Inside Story: Talent Acquisition
Healthcare facilities are about as complex a building type as you can get, making a career in the healthcare planning and design field far from a cakewalk. And market conditions are only complicating matters. Hospitals and health systems are responding to the financial realities of reform (and remaining unknowns tied to the Affordable Care Act), implementing measures to support population health, and trying to figure out what to do with an aging building stock—each priority shaping expectations for new building projects and, more importantly, the project team members delivering them.
Healthcare A/E/C firms are responding to the new climate that’s been created, one where shorter schedules are the norm, collaboration is key, and expertise is a must. Healthcare Design asked healthcare design leaders to shed light on the business side of the industry today—specifically, what challenges are top of mind, from talent acquisition to streamlining project delivery to answering evolving client expectations.
In this special report, we profile not just those challenges identified, but the drivers behind them and the solutions being implemented. Here, Hank Adams, global director, health, for HDR, discusses his firm’s efforts to tackle talent acquisition.
Name: Hank Adams
Title: Global Director, Health
Firm: HDR (Dallas)
Number of employees: 1,700 (in the architecture practice)
Healthcare revenue in 2016: $208.3 million
Business challenge: Talent acquisition
Attracting and nurturing creative talent is something we consider to be a paramount issue and critical to the success of our health design practice. New clients hire us because our professionals have the experience, knowledge, and talent to help them achieve a successful outcome. Clients retain us for repeat work because of the strong relationships they have with our individual employees and because those employees demonstrate valuable insight and creativity.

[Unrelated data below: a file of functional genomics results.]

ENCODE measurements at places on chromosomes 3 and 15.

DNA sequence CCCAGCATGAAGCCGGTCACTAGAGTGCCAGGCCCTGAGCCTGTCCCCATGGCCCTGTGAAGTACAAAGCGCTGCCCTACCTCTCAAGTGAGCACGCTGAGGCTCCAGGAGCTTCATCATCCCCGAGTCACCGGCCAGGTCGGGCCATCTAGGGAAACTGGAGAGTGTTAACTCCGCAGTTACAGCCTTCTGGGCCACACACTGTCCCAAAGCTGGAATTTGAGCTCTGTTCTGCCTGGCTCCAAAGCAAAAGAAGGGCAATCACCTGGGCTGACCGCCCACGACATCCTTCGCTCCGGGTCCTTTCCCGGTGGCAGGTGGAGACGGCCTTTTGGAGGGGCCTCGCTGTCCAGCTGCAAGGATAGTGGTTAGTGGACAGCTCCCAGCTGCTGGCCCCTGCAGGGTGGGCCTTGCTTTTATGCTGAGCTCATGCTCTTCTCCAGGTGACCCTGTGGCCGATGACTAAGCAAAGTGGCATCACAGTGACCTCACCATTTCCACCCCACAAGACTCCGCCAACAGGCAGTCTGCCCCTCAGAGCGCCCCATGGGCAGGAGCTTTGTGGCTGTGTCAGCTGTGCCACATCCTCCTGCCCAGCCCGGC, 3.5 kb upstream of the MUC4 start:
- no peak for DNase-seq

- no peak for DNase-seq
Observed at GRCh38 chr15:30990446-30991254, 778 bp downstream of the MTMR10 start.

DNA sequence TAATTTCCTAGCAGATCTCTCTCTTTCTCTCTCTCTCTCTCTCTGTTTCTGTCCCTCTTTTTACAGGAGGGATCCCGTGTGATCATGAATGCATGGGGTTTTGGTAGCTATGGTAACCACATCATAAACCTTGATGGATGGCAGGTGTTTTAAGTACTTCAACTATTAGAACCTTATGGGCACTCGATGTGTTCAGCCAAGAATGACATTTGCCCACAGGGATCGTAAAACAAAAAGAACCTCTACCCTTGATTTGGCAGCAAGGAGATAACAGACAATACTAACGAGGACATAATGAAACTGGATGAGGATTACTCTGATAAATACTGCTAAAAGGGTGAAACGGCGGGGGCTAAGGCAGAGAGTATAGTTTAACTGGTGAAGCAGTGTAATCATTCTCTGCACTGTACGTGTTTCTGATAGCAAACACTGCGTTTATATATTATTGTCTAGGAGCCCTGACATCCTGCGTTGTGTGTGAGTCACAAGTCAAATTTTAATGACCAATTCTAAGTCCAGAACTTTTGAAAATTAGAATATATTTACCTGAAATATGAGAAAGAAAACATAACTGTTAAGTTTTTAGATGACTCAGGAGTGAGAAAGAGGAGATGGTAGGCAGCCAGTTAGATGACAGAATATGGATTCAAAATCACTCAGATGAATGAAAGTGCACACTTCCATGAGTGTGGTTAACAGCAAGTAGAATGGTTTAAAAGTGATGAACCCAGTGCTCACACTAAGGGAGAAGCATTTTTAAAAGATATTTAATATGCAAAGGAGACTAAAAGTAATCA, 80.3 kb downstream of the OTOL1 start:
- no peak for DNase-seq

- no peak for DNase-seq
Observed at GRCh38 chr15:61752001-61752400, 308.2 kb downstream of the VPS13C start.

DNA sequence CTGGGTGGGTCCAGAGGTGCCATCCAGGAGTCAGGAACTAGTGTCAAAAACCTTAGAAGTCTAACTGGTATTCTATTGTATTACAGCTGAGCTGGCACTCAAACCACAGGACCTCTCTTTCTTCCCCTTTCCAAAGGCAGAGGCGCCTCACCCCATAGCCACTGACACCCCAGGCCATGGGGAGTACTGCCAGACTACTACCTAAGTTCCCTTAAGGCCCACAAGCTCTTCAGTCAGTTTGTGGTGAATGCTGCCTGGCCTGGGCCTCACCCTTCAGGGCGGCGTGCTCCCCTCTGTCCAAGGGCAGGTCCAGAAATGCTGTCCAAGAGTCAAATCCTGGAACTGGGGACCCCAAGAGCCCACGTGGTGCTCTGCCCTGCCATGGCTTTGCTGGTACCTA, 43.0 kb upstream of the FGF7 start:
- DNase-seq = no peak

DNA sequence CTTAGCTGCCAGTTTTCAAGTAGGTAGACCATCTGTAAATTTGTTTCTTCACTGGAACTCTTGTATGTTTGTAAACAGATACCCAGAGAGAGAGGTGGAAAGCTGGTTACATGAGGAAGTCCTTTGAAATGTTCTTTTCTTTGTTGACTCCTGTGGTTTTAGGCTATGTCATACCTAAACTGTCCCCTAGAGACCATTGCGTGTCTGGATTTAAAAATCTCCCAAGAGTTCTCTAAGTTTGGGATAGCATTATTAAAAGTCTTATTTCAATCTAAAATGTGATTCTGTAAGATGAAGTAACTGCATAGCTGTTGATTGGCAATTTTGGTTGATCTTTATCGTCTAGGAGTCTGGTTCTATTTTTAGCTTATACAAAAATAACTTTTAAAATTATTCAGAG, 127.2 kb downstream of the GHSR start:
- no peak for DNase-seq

The challenge is two-fold: maintaining and nurturing our core talent (and wisdom) on the one hand and, on the other, infusing our practice with new ideas and perspectives to ensure that it constantly evolves and advances. That means hiring new architects and designers at all career stages as well as adding skill sets atypical in a design firm, such as those brought to the table by industrial engineers, social scientists, clinicians, and data analysts—roles that expand the definition of design.
As an employee-owned firm, we have an added layer of complexity in that employee engagement is essential to a successful model of ownership. That means we must create and propagate our firm’s culture and values both internally and externally to achieve employee buy-in and establish our next generation of leaders.
What’s behind it
The healthcare design market is highly competitive, and all the design firms compete against each other to attain the best and the brightest talent. That means we need to be compelling narrators of our own “story” and able to clearly articulate the benefits of our culture versus another firm’s. We’re also competing for talent with other industries that have recognized the value of critical thinking and problem-solving abilities, which are abundant in the design industry. In recent economic downturns, many experienced designers have moved on to other creative industries.